“There’s Don Julio, there’s me, there’s my dad and there’s this T-Rex, I love dinosaurs, I’m a nerd,” she says.

A Family Affair

Harthun points to a corner in her workspace where the welding machine sits and says that she’s the only one who can touch it. Her dad, who works with her, isn’t savvy with the tools.

“It’s nice learning from her,” Gary Thomas says with a hearty chuckle. “But I’m really just there for support and for heavy lifting. Her mom is the one who helps her with her creations. I advise.”

When Thomas retired a little more than a year ago, Harthun was just starting her business and she asked him to work with her and help her out with the custom projects.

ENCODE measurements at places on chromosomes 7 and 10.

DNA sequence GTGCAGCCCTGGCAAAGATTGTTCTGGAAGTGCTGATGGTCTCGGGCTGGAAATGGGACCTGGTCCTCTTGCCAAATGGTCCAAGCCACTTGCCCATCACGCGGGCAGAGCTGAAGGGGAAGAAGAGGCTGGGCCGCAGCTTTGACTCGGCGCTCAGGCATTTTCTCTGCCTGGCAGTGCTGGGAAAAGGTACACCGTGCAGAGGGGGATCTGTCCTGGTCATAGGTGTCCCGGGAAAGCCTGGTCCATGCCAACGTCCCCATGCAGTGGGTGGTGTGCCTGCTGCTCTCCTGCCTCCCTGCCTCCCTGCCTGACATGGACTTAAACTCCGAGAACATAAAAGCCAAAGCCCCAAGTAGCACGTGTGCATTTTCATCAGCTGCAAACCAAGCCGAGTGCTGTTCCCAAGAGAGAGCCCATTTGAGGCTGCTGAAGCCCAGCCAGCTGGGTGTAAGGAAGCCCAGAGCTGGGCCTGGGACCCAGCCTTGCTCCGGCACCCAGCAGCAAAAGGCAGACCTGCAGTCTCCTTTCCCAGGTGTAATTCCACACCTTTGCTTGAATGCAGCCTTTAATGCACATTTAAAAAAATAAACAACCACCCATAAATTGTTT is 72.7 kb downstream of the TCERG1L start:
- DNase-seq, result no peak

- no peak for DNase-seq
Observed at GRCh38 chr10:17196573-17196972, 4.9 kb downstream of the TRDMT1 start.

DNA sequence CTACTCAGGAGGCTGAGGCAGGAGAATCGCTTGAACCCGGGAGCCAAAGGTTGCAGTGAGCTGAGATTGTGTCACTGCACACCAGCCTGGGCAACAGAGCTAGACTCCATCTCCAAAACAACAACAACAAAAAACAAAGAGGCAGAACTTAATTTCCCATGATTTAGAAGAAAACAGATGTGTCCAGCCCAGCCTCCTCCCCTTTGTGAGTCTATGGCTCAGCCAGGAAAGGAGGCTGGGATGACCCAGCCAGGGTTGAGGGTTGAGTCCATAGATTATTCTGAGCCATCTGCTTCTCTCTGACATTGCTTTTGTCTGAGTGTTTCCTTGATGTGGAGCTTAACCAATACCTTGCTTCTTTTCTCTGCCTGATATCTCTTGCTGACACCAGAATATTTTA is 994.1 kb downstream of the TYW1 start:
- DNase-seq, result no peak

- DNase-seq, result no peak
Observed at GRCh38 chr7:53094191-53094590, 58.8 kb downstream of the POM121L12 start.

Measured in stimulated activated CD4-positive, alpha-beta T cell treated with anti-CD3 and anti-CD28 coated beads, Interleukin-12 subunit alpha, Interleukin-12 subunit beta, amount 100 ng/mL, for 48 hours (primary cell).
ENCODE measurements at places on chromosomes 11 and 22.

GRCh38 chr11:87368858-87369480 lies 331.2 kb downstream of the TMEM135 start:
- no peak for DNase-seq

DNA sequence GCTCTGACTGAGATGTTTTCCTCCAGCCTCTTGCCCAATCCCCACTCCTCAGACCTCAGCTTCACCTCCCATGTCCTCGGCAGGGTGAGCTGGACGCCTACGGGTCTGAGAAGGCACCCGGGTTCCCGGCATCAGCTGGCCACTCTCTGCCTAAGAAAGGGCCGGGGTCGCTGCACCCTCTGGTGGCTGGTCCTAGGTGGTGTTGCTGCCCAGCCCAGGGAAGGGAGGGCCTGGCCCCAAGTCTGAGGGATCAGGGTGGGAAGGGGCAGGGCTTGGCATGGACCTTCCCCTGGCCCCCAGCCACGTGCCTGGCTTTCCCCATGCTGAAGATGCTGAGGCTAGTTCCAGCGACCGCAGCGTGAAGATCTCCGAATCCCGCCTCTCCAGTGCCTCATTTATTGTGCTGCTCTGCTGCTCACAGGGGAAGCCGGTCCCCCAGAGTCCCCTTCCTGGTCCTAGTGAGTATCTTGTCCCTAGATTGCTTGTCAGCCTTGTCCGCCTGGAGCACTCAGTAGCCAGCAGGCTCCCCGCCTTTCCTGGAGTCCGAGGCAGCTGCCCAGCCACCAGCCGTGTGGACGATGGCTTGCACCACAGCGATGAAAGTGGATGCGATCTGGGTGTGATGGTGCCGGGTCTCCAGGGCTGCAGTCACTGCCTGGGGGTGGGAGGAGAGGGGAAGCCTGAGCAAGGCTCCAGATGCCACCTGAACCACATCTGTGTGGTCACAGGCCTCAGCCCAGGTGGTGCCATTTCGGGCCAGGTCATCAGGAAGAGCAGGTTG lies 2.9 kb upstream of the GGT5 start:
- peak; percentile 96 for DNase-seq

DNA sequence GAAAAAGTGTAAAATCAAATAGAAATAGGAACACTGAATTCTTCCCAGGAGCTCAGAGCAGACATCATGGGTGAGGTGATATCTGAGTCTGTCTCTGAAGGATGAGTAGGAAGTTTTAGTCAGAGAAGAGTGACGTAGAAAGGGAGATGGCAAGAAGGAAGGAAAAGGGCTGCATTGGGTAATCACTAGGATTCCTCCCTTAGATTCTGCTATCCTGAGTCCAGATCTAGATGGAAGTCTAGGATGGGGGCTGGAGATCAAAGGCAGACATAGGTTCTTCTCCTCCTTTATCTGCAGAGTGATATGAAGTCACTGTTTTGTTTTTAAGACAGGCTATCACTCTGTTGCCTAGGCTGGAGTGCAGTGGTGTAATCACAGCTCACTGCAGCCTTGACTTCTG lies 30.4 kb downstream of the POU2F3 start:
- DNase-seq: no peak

“She hasn’t disowned me yet so I think I am doing OK,” he says.

Harthun says she really values her dad’s input and says he’s actually a very talented builder himself.

“I say he’s a sorta-retired builder slash motivator slash great three-point shooter,” she jokes.

Thomas says about eight months ago Harthun was making a C-table (a small side table with a top, a side and a bottom creating a ‘C’ shape) and when she burned the wood to start designing, the wood naturally showed a light heart right in the center of the piece.

“It was incredible,” Thomas says. “It was kind of like a sign for her, I think about the company, I mean it’s for sure one of a kind and a beautiful piece.”

For Christmas, Harthun gave the heart C-table to her parents, and Thomas says it now resides in their living room — and they proudly tell guests that their daughter created it.